NT did things badly when they moved from a dom/scalper tool back in '06 to an all inclusive pkg IMO because they tried to cover too many things too fast and spread their resources thin while changing their price model and impacting as such their revenue stream. simple.
better yet, look at CSCO... they bought Pure Digital(aka Flip Video Makers) for $560M, to augment their digital media line... this was back in 09 I think..now they are exiting because they are going to re-focus on network.. the so called new market had very low profit margins.. meanwhile they spent about $1.5B to enter it...
perfect example of a company with more than ample resources, deviating from their core, and their bottom line getting impacted... I can also bring your attention to SUNW... moved into more markets than it should, ended up getting swalled by oracle (a great deal btw) and a legacy was now lost...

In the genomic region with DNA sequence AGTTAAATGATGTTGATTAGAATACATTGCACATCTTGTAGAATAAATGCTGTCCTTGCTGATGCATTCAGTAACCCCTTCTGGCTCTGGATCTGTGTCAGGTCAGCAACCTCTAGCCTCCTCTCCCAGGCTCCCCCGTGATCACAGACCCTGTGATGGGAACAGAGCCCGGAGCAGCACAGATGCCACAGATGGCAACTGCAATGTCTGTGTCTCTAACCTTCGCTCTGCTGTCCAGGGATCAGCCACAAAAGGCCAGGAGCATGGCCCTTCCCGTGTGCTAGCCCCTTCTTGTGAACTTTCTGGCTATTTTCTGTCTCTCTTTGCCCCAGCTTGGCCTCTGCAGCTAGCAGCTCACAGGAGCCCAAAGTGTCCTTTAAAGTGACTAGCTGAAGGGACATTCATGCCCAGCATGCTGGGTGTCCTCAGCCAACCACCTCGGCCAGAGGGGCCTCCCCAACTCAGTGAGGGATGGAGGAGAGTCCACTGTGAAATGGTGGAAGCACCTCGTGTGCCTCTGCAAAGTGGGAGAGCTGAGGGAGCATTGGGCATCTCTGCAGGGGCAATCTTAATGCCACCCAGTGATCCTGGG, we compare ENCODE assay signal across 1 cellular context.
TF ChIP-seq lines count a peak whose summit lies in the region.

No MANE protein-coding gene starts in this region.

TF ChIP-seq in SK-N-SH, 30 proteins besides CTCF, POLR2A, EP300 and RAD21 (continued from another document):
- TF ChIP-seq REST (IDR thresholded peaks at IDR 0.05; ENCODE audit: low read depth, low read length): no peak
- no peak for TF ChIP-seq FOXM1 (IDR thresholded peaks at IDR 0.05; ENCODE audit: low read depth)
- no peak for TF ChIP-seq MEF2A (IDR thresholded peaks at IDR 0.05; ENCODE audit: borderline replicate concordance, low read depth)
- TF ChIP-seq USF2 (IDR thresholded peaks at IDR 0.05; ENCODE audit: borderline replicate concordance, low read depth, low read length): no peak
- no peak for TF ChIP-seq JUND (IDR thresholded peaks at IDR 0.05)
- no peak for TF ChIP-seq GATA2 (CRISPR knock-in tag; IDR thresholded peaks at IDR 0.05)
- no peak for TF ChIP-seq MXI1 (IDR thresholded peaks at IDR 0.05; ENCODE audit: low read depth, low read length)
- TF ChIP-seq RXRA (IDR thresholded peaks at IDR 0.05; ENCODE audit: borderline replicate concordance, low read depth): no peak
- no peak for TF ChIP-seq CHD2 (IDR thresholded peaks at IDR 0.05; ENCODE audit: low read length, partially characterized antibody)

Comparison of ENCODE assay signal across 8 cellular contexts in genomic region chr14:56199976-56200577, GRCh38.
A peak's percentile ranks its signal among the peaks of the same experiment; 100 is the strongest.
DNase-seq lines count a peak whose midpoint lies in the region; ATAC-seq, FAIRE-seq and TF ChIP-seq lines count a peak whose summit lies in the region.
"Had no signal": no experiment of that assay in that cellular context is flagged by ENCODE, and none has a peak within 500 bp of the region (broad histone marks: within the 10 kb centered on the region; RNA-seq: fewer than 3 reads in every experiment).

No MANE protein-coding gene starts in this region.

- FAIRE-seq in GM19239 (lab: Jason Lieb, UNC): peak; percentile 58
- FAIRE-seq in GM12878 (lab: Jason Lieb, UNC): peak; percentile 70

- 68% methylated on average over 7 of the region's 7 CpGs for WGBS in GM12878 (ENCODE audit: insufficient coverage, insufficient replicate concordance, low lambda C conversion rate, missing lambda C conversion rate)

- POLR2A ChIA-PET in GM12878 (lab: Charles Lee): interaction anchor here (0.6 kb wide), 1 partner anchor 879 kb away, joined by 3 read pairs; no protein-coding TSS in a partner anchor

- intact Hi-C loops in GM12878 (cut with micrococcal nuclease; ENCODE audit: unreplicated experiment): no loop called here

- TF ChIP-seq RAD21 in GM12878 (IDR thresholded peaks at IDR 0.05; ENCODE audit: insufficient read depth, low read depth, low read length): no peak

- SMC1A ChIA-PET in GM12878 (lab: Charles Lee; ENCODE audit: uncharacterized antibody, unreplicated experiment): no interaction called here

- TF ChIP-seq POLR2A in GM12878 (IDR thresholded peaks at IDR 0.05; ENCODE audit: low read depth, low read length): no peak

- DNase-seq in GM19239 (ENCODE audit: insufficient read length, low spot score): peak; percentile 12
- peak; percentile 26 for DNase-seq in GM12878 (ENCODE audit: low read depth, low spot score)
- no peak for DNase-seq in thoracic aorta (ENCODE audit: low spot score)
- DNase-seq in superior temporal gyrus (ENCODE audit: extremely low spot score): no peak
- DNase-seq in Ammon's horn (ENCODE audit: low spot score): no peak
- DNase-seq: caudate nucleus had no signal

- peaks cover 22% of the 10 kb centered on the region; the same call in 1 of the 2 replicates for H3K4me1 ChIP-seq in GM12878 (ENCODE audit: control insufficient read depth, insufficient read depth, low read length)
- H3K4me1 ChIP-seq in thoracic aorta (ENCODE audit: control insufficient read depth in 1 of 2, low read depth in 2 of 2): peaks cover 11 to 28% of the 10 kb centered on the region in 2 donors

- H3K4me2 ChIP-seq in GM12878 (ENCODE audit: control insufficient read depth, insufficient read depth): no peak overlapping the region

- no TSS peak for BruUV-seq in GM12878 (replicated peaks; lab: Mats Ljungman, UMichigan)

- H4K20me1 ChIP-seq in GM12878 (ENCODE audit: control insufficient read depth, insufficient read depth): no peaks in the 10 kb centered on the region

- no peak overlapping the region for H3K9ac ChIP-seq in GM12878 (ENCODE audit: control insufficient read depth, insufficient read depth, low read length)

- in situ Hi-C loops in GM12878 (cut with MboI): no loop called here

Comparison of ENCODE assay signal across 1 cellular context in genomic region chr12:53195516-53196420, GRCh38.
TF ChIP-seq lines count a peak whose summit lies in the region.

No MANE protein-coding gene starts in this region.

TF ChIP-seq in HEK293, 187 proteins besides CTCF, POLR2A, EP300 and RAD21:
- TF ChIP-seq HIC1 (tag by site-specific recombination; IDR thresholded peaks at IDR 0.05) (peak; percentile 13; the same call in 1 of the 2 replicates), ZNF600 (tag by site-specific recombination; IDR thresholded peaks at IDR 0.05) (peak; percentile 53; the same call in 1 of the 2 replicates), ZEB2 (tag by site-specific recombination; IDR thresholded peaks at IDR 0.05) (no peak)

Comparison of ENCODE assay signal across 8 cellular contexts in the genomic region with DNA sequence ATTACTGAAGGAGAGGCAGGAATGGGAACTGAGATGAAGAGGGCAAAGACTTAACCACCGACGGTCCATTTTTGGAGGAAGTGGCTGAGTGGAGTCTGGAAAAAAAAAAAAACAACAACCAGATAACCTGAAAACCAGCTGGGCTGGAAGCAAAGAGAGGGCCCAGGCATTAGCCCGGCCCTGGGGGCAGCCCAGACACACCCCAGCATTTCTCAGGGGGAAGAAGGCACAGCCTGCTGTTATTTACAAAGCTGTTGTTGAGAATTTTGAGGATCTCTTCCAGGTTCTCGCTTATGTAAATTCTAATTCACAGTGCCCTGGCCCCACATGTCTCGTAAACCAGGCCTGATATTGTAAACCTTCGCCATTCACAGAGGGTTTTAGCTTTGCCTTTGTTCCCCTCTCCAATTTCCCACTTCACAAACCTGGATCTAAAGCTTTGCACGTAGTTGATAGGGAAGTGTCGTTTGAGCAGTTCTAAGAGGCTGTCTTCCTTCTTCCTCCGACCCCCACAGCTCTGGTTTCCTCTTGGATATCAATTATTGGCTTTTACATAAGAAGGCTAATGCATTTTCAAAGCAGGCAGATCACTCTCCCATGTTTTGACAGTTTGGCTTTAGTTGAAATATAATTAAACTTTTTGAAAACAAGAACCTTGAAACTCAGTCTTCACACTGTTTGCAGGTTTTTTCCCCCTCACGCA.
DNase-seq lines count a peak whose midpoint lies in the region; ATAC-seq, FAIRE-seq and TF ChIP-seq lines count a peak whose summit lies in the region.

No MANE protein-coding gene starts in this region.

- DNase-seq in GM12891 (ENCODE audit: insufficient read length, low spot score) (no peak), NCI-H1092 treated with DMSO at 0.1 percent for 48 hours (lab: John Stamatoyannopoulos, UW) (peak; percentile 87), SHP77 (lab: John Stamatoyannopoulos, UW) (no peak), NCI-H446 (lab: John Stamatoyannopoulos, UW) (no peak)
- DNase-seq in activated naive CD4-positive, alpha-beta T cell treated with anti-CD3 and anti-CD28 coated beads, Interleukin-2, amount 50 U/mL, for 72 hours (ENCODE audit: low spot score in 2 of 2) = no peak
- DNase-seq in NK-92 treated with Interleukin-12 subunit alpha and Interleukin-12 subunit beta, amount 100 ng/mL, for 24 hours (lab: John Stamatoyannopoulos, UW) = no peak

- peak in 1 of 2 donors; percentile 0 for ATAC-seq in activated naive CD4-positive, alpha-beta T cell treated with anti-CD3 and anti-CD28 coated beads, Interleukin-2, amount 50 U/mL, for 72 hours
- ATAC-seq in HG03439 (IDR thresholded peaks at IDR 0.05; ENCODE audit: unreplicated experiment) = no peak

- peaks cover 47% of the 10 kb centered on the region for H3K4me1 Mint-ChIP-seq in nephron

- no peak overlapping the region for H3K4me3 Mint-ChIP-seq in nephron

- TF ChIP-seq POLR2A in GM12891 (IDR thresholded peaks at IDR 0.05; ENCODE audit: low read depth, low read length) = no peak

anyhow, we should all get back to the subject of what we want to see on the webinar
we should open a separate thread, @Big Mike, please separte our comments into a new thread to keep the discussion going if you would please.
as to ORCL, I would admit they are a company that can monetize pretty much anything ... but their portfolio is dysfunctional at best ... acquisitions would at times overlap .. and their integration faulters half the other times... and it is all mainly because the CEO as you state is super competitive and tries to expand into markets he at times has no clues, and of course he succeeds to certain extend because having a super big fat checkbook does help when it comes to acquiring the given expertise...
however, there are very, and I do mean very few companies that can do what ORCL does...